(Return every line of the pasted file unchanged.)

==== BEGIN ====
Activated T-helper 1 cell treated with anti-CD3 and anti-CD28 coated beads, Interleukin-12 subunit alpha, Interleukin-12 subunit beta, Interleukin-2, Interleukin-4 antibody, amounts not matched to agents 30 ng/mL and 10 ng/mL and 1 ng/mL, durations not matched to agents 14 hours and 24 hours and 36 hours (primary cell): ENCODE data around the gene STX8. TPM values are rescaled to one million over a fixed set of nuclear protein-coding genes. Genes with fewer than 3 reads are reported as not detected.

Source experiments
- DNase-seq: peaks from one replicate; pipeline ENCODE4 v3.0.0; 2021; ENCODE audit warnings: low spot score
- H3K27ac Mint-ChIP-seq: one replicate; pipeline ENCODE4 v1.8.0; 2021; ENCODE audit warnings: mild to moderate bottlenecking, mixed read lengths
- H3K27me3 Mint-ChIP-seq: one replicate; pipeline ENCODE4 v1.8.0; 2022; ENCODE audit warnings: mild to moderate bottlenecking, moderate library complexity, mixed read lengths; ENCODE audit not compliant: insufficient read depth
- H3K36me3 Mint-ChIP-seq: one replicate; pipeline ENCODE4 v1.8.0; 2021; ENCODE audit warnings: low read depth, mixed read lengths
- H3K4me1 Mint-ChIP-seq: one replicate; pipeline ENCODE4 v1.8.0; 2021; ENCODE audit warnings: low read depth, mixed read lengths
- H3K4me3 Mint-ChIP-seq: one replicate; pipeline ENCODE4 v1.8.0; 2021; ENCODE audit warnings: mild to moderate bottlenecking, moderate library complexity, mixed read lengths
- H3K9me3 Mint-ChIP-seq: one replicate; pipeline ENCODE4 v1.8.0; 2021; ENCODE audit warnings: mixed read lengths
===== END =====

Activated T-helper 1 cell treated with anti-CD3 and anti-CD28 coated beads, Interleukin-12 subunit alpha, Interleukin-12 subunit beta, Interleukin-2, Interleukin-4 antibody, amounts not matched to agents 30 ng/mL and 10 ng/mL and 1 ng/mL, durations not matched to agents 14 hours and 24 hours and 36 hours (primary cell): ENCODE data around the gene STX8. TPM values are rescaled to one million over a fixed set of nuclear protein-coding genes. Genes with fewer than 3 reads are reported as not detected.

Source experiments
- DNase-seq: peaks from one replicate; pipeline ENCODE4 v3.0.0; 2021; ENCODE audit warnings: low spot score
- H3K27ac Mint-ChIP-seq: one replicate; pipeline ENCODE4 v1.8.0; 2021; ENCODE audit warnings: mild to moderate bottlenecking, mixed read lengths
- H3K27me3 Mint-ChIP-seq: one replicate; pipeline ENCODE4 v1.8.0; 2022; ENCODE audit warnings: mild to moderate bottlenecking, moderate library complexity, mixed read lengths; ENCODE audit not compliant: insufficient read depth
- H3K36me3 Mint-ChIP-seq: one replicate; pipeline ENCODE4 v1.8.0; 2021; ENCODE audit warnings: low read depth, mixed read lengths
- H3K4me1 Mint-ChIP-seq: one replicate; pipeline ENCODE4 v1.8.0; 2021; ENCODE audit warnings: low read depth, mixed read lengths
- H3K4me3 Mint-ChIP-seq: one replicate; pipeline ENCODE4 v1.8.0; 2021; ENCODE audit warnings: mild to moderate bottlenecking, moderate library complexity, mixed read lengths
- H3K9me3 Mint-ChIP-seq: one replicate; pipeline ENCODE4 v1.8.0; 2021; ENCODE audit warnings: mixed read lengths